Kenneth Rijock

Kenneth Rijock

Monday, February 1, 2016

CANADA'S TD BANK ACCUSED OF FACILITATING MAJOR CARIBBEAN FINANCIAL CRIME SCHEMES

                                                         

Toronto Dominion Bank, one of Canada's largest financial institutions, has been accused, by the victims of two of the Caribbean's most notorious financial crime scandals, of allowing major fraudsters to use the bank to commit massive fraud and money laundering offenses. The bank has also been implicated in assisting Ponzi schemers to steal millions of dollars from investors in Florida.

First, a suit reportedly filed against TD Bank claims that it, by allowing billions of dollars to come unexamined into a correspondent account, the Bank effectively facilitated the Ponzi scheme perpetrated by R Allen Stanford, the convicted owner of Stanford International Bank, which operated in Antigua. it is alleged that the Bank, which earned lucrative fees for providing its services to Stanford, even after his operation came under suspicion and investigation, turned a blind eye to his dodgy operation. Stanford is serving a 110-year sentence in the United States, but no bank officer was ever indicted for the Bank's role in the fraud.

Allen Stanford
Second, the $450m Cayman Gang of Four scandal, where a group of Cayman Islands financial professionals fleeced elderly investors of their life savings, TD Bank was the financial institution of choice for Ryan Bateman, a Gang member, and questions have been asked, by investigators, why the bank funneled large amounts through Bateman's accounts, without asking questions. Additionally, TD Bank corporate clients in Canada had a role in the unauthorized transfer of client funds to the fraudsters.

Cayman Gang of Four; Bateman, Lamb, Buntain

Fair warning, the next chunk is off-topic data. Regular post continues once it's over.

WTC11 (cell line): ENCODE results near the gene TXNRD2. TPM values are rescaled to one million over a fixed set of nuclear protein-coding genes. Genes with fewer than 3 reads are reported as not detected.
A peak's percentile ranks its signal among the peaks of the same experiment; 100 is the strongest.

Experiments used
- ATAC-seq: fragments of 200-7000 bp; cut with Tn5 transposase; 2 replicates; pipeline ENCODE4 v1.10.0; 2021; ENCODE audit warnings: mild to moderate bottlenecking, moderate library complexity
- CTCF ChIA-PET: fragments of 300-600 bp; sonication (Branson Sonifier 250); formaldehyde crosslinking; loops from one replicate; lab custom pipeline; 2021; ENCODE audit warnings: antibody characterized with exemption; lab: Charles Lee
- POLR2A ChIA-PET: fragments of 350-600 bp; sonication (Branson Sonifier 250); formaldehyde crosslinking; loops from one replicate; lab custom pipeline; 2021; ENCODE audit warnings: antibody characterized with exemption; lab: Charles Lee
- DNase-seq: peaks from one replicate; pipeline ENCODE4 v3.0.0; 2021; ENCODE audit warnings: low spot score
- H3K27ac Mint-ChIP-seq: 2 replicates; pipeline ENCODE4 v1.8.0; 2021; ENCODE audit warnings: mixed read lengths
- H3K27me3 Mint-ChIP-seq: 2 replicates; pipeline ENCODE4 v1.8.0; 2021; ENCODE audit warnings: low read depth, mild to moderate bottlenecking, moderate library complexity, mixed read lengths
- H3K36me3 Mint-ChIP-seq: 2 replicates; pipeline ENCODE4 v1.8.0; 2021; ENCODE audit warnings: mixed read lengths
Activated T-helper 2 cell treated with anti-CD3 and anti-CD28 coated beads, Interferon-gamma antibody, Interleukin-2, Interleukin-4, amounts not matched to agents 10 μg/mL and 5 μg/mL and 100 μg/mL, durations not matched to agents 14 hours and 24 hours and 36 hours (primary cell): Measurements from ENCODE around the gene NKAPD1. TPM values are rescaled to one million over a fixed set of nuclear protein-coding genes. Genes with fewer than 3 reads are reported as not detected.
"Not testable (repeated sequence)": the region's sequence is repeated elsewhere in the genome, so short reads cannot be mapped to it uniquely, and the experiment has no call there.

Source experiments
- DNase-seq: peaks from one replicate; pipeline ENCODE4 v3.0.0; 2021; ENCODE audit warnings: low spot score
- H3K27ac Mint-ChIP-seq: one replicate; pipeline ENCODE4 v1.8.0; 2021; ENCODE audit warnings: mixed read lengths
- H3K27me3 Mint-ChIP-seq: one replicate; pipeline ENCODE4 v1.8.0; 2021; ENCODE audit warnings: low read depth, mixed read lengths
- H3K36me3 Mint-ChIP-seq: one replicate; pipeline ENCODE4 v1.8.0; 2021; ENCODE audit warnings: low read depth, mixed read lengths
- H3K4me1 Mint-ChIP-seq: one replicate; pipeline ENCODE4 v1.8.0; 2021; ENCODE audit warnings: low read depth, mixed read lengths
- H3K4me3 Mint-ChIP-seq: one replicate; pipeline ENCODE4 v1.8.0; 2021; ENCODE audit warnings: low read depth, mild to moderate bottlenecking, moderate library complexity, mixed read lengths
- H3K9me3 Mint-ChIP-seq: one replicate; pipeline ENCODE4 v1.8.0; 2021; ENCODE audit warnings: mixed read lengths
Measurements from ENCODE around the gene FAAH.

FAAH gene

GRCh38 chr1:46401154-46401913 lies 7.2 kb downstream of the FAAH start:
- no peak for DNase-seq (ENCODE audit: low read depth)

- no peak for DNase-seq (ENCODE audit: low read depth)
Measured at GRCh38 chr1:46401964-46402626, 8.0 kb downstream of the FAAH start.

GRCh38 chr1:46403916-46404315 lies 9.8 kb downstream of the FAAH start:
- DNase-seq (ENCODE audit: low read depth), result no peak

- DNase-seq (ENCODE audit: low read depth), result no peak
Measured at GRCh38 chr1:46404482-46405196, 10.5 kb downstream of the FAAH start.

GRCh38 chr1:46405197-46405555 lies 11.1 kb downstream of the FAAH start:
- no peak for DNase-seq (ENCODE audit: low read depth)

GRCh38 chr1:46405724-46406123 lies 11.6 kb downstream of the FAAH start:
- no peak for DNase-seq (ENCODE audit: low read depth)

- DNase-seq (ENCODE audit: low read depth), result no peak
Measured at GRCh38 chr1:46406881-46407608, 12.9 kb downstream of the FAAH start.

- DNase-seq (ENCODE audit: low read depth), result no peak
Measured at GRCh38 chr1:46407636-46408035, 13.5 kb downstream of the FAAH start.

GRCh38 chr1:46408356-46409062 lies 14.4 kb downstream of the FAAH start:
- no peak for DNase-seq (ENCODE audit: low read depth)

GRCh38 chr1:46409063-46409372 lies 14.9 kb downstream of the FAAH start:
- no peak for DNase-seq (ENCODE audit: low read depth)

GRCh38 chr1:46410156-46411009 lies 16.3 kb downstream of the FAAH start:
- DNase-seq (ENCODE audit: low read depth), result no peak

Over in Florida, TD Bank paid out many millions to settle claims against it, for being the primary financial institution for the billion dollar attorney/Ponzi schemer Scott Rothstein's fraudulent operation, where investors were sold non-existent court settlements, ostensibly at a deep discount, to receive the full amounts later. A senior TD Bank executive was recently sentenced to two years in Federal Prison, for his role in that Ponzi scheme, on of the largest in the history of the State of Florida. Additionally, the bank had a multi-million dollar payout in a Dutch Ponzi scheme.

Scott Rothstein
Whether there are other, as yet unreported, Caribbean frauds and Ponzi schemes, where TD Bank was the principal financial institution handling the funds, is not known, but a pattern of what the victims claim is egregious misconduct, is beginning to emerge, where the attractive revenue received by the bank seems to have trumped diligent search and inquiry, on behalf of the bank's compliance department. It has cost TD Bank dearly, both in money, and reputation damage, and the total costs do not appear to be over yet.

   

3 comments:

  1. You are sounding more and more desperate Mr. Rijock. Is your glass house falling in on you?

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    1. NOTE TO READERS: The above Anonymous entry probably came from Sharon Lexa Lamb, the ringleader of the Cayman Gang of Four, fraudsters who do not like it when their photographs appear on the blog.

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  2. Sharon Lexa Lamb or Galvin or Nelson is going to prison and not in Cayman Islands. Forging bank documents is a crime in USA however, in Cayman Islands it is regular routine.

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